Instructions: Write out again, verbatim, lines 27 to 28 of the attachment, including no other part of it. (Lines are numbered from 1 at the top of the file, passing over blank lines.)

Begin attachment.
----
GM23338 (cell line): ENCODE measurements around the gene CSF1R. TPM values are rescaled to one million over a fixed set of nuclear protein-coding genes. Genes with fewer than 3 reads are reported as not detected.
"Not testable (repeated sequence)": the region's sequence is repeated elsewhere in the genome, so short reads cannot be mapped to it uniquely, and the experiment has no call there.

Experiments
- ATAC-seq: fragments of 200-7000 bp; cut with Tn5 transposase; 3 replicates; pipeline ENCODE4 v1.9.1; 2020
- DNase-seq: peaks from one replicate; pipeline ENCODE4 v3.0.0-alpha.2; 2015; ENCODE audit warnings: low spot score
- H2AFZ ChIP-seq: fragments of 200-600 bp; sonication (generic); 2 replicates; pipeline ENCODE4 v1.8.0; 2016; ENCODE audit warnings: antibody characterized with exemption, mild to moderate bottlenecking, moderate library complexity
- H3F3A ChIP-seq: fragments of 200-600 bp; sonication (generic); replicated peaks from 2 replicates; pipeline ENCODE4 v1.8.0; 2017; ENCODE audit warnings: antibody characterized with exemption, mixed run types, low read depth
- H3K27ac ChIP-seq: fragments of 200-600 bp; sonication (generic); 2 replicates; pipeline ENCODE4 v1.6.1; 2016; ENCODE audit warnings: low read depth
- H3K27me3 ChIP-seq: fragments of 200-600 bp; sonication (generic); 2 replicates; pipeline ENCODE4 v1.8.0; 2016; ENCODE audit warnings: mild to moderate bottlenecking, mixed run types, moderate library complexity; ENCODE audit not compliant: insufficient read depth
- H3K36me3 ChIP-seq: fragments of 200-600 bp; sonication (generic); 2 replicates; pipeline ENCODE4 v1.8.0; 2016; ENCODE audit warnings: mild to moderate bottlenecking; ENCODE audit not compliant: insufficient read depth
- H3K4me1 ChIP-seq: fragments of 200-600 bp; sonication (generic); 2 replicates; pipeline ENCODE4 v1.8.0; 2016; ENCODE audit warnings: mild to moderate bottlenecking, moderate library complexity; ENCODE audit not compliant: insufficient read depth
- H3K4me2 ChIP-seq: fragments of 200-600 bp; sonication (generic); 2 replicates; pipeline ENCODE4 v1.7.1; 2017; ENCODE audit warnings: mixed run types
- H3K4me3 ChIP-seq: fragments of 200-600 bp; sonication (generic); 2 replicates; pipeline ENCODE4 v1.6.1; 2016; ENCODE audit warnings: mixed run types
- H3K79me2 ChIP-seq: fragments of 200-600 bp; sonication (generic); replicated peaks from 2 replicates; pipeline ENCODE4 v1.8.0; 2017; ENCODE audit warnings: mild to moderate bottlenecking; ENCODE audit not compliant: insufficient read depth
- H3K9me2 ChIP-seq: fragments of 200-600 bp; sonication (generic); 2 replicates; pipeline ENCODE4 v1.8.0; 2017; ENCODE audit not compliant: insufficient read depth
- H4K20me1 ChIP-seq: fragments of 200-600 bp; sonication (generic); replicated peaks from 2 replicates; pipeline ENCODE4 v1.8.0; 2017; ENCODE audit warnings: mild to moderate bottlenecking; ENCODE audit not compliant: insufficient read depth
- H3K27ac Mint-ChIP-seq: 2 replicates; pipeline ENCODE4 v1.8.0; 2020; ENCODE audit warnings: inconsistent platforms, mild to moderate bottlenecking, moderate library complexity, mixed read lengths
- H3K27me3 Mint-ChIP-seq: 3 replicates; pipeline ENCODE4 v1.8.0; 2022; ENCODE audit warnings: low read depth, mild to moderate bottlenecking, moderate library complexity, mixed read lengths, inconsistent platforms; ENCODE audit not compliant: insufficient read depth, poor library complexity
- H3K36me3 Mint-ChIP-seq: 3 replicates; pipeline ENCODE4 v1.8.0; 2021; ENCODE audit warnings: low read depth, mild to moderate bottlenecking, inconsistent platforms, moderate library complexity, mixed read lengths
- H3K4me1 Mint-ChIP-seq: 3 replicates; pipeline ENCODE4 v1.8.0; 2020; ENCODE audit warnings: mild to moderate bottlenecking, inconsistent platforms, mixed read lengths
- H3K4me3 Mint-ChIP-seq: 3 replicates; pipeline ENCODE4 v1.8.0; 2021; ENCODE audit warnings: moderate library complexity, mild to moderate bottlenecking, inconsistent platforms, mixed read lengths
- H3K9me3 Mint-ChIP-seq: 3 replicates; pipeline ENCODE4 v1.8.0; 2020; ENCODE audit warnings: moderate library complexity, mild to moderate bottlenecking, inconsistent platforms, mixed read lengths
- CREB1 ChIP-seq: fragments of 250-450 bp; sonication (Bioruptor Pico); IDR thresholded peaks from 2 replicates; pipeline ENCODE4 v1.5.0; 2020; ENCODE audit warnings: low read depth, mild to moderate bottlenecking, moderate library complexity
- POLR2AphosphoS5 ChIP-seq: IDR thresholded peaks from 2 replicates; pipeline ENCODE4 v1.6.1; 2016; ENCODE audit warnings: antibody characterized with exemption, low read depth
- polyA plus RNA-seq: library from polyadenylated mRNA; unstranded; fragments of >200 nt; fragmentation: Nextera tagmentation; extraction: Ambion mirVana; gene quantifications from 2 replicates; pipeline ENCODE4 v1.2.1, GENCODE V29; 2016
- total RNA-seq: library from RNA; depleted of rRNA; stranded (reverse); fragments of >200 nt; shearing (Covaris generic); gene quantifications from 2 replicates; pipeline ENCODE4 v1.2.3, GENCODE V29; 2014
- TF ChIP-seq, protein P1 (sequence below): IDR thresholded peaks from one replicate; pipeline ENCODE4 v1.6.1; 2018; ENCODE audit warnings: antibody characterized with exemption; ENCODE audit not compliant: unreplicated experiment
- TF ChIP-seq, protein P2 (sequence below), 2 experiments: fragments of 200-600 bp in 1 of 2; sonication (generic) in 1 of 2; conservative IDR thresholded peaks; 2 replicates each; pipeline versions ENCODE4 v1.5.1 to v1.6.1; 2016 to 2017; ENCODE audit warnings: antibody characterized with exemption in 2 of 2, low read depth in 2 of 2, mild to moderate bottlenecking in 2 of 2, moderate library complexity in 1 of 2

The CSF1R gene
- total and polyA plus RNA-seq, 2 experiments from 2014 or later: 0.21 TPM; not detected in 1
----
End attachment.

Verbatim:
- TF ChIP-seq, protein P1 (sequence below): IDR thresholded peaks from one replicate; pipeline ENCODE4 v1.6.1; 2018; ENCODE audit warnings: antibody characterized with exemption; ENCODE audit not compliant: unreplicated experiment
- TF ChIP-seq, protein P2 (sequence below), 2 experiments: fragments of 200-600 bp in 1 of 2; sonication (generic) in 1 of 2; conservative IDR thresholded peaks; 2 replicates each; pipeline versions ENCODE4 v1.5.1 to v1.6.1; 2016 to 2017; ENCODE audit warnings: antibody characterized with exemption in 2 of 2, low read depth in 2 of 2, mild to moderate bottlenecking in 2 of 2, moderate library complexity in 1 of 2